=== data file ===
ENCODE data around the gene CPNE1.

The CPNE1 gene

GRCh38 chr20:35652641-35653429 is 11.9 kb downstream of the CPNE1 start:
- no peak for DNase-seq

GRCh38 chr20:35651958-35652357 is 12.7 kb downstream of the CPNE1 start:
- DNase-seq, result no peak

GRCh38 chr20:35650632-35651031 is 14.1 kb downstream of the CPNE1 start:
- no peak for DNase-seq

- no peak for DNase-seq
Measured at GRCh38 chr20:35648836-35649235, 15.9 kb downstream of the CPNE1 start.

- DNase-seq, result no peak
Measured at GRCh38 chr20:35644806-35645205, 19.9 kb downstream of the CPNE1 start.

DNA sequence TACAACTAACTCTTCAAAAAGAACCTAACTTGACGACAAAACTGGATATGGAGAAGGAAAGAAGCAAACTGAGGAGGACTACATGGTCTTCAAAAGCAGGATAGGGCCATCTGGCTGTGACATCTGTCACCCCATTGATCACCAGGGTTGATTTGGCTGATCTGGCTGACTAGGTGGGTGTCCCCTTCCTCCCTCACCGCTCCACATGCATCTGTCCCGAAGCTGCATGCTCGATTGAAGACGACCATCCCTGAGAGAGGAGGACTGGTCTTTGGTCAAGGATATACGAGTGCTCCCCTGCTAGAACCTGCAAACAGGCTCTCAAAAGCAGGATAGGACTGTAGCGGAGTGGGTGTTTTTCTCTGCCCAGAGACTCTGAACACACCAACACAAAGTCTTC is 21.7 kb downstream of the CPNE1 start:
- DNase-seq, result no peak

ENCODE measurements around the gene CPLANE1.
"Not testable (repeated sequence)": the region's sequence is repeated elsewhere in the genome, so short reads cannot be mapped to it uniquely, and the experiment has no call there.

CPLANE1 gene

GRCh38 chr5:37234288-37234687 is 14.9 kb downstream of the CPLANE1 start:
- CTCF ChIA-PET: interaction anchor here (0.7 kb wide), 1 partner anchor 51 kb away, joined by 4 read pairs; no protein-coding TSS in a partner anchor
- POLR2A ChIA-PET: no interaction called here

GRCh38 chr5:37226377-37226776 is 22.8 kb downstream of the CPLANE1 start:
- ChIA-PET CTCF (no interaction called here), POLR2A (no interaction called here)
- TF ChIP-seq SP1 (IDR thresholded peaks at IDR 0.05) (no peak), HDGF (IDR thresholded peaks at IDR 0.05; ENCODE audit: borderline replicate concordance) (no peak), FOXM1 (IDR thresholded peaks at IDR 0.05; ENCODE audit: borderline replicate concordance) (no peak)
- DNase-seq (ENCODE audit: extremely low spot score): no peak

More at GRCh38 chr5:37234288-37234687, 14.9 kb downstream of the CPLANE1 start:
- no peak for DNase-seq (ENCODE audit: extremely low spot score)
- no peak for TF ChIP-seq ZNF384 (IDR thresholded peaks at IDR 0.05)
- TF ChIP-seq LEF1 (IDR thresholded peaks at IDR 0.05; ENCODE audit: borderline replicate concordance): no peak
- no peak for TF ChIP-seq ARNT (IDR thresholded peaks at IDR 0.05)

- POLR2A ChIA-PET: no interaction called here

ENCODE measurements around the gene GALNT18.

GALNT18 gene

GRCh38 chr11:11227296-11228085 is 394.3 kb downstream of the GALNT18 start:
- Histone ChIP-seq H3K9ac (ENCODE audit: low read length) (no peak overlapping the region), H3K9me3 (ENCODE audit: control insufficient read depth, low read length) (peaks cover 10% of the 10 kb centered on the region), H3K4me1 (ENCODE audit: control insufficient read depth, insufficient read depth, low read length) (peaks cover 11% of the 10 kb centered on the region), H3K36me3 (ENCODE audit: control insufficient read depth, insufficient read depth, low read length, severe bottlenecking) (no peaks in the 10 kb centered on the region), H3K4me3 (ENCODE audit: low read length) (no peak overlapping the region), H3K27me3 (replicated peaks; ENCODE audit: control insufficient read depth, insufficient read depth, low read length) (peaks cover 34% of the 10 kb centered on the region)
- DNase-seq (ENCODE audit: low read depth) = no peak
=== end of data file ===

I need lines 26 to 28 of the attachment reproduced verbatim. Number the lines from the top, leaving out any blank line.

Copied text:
- no peak for DNase-seq (ENCODE audit: extremely low spot score)
- no peak for TF ChIP-seq ZNF384 (IDR thresholded peaks at IDR 0.05)
- TF ChIP-seq LEF1 (IDR thresholded peaks at IDR 0.05; ENCODE audit: borderline replicate concordance): no peak